is not my first interconnect rodeo show. Eight "oh my gosh, what the hell have I
been doing?" years ago, I plowed through a stack of subtle silver cords only to
find one gold champion. (See two-part "Silver
Shoot-out," July 2006.) Back then, a few friends and I listened mostly
on my office bookshelf system. This time, alone and together with friends, I
listened to dozens of the same new and favorite songs on half a dozen different
interconnects on several different home theater music and movie reproduction
systems. I compared the $195 DanaCable Onyx cords:
Always wonderful and expensive Clarus Crimson (review coming), $995
Almost as wonderful and yet still expensive Clarus Aqua (also to be reviewed), $495
aging Monster "Silver"* twisted pair with 24k gold contacts, discontinued, about
Monster Interlink 250 twisted pair with 24k gold contacts, discontinued, about
Amazing, award-winning gold champions, DACT Dual Connects, discounted, $428
The DanaCable Onyx are interconnecting patch
cords. Their connecting ends are made of a solid feeling anodized brass plugs in
a dark gray color. The plugs are also the same shiny dark gray. The bodies of
plugs have a knurled band of either gold or dark gray at the end. The knurling
makes it easier to twist the plugs off and on – no small matter for reviewers
making several dozen swaps between ½ dozen cords on three different systems.
Vinh Vu of Gingko Audio is the exclusive distributor of the DanaCable product line. He answered my questions with his usual fast and responsive emails. Vu has 23 years at Bell Labs and Lucent Technologies in electronics. He has a Masters of Engineering in Industrial and Systems Engineering from Virginia Tech. Gingko Audio makes amazingly effective Vibration Isolation Platforms (VIP). I have and enjoy their Cloud 10 VIP. He says the DanaCable design philosophy for interconnects is to minimize capacitance (C). Given the higher impedance of low-level components (such as preamps, sources such as CD players, etc.) capacitance is the primary culprit to attack.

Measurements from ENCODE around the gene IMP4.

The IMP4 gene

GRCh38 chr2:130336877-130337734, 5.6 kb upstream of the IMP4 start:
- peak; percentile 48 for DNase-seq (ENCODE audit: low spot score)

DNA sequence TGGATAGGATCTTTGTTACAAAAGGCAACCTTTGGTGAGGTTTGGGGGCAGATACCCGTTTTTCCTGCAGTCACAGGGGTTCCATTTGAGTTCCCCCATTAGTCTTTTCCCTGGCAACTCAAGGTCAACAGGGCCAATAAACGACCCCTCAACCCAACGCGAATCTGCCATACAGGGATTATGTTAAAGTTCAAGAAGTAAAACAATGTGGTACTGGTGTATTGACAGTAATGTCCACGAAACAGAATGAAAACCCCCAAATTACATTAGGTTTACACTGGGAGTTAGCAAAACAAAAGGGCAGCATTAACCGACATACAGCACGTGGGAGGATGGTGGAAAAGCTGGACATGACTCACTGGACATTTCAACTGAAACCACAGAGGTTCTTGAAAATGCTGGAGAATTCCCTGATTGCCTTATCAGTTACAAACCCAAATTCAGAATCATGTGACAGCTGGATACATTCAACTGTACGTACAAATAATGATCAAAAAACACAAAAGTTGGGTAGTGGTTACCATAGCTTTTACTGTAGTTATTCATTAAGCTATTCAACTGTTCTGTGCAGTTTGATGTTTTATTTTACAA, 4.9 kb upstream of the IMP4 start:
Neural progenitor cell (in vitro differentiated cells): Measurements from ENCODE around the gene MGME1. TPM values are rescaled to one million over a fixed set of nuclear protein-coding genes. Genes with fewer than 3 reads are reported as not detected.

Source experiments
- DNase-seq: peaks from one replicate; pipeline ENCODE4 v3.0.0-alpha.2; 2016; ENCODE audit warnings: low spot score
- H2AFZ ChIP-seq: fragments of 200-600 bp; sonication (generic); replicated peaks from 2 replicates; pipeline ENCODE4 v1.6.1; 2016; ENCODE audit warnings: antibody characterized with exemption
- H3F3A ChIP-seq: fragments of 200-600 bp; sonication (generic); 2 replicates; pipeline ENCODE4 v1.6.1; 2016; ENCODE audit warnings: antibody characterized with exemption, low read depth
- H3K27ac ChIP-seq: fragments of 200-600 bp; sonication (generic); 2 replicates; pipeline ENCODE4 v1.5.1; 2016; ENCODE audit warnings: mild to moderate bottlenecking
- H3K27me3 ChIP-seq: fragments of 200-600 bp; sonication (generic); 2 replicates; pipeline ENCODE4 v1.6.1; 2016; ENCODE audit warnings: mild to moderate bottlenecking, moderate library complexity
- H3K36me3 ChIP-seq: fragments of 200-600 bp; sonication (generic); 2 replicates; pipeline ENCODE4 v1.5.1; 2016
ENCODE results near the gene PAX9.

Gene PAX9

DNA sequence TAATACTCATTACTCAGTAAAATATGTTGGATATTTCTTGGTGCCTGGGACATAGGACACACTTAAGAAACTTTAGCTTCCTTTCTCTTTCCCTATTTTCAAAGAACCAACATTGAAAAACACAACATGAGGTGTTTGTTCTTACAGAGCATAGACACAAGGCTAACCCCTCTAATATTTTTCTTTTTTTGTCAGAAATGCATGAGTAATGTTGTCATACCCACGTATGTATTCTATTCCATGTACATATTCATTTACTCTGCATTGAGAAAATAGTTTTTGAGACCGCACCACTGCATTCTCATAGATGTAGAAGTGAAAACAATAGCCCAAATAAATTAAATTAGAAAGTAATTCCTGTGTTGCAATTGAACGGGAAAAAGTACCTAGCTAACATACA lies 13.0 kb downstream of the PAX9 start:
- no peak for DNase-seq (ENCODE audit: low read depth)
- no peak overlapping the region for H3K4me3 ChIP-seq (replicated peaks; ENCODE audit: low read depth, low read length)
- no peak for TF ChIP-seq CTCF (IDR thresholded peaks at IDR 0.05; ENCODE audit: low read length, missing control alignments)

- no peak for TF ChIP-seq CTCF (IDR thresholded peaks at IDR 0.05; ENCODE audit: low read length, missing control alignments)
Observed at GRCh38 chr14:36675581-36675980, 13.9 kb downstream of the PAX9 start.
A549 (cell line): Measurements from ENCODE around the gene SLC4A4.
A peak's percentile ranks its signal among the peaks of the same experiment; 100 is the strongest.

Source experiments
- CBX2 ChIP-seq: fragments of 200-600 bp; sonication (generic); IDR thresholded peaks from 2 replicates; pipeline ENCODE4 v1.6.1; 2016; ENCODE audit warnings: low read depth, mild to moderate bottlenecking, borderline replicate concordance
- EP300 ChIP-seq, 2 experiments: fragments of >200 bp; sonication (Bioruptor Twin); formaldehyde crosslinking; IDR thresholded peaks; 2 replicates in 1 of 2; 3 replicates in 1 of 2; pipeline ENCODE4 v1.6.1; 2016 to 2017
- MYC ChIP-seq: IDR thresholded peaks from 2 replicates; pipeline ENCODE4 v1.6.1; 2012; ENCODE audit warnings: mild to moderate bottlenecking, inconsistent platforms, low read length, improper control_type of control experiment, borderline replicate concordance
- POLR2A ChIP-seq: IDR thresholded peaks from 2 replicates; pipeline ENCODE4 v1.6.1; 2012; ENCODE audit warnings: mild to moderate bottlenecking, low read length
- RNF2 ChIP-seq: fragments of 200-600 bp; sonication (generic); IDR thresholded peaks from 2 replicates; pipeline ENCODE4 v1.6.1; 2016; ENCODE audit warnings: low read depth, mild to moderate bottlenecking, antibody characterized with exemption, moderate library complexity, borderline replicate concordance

Like my Big Ole Horn system, Robbin's reference system is also tubes with large, solid-state sub-woofer support. His system is a highly modified 845 SET tube amplifiers running from 100 Hz up, through a custom crossover, driving uber rare French Orthophase ribbon speakers, circa 1965, then a custom 1/4 wave stub tuned 12" center sub driven from a bridged 800-watt solid-state amp to provide tight bass. "It is something to hear, Robbins says, "because just when the tube amps are starting to run out of their 15-watts, the 800-watt amplifier is running out too! Shows you how much more power is in the bass of music as compared to the rest. The Fletcher-Munson loudness curves don't lie!
"It is audible electrons," Vu says, "[sound] flows much more unimpeded. If you take a picture of copper [molecule] at a minute level, it's not like it is homogenous inside the copper. Extruding [the copper] pulls it a certain way" My friend, Phil Rastocny - retired science writer with Bell Labs and author of the $0.99 "Extreme Audio" series on Amazon - uses a rope analogy to explain this. "Ever tie a knot and the pull on it hard? What happens to the knot? It changes its shape, right? This is ‘sort of' what happens inside of a loudspeaker cable and interconnect."